Along the border, there are six independent, very different natural regions, including the Chihuahuan Desert, which is USA’s largest dune ecosystem, numerous wetlands as well as forests. The construction of the wall in these areas is going to be difficult, but not impossible. In the time of George Bush’s presidency, a “floating fence” was installed on the dunes, specially designed to work well on quicksand.

A wall built at the border will cause soil erosion, change the natural water flows and fire patterns. Thus, in addition to the threat to animals, it also poses a threat to the natural landscape.

4. Dying out plant species

Limited animal migration also affects the surrounding flora. Many plants live in symbiosis with different animal species or grow faster because of them. An example of this can be the seeds of Mesquite trees, which germinate best after passing through the digestive system of coyotes.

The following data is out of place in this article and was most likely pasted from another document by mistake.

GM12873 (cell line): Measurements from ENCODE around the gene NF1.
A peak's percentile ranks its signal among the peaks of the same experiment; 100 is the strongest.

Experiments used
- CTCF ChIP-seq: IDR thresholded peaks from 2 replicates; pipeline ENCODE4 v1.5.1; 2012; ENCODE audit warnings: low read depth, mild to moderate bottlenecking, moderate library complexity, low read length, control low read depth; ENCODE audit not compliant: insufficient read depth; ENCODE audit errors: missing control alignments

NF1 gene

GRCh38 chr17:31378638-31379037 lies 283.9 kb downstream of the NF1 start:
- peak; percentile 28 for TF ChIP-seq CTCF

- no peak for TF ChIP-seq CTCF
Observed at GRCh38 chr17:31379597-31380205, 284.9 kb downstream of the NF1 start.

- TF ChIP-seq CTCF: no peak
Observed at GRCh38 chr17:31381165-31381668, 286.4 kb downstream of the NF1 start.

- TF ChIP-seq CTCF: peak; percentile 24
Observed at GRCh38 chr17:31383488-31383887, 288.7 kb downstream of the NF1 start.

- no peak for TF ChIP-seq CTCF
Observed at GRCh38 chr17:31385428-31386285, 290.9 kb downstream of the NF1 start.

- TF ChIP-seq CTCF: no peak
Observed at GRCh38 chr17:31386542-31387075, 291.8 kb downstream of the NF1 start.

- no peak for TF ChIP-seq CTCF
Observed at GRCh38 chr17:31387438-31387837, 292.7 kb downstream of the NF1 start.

Source: PRI

5. River division

The official border runs along the riverbed of the Rio Grande, which, due to its meandering, variable shape, cannot be fenced off near its shore. The existing and planned border fence is often located far from the river, outside floodplains, leaving a wide gap between the fence and the official border. However, this means that some US citizens have been forced to live on the Mexican side of the barrier like an abyss between two countries. 

6. Destruction of National Parks

There are as many as seven nature conservation reserves on the border of the planned wall construction. These include Lower Rio Grande Valley National Wildlife Refuge and Santa Ana National Wildlife Refuge in Alamo, where over 400 species of birds, battleships and endangered wild cats live. Texas also has the National Butterfly Center, which after building a wall will be in 70% on the Mexican side and the synergy of the butterfly sanctuary will be disturbed.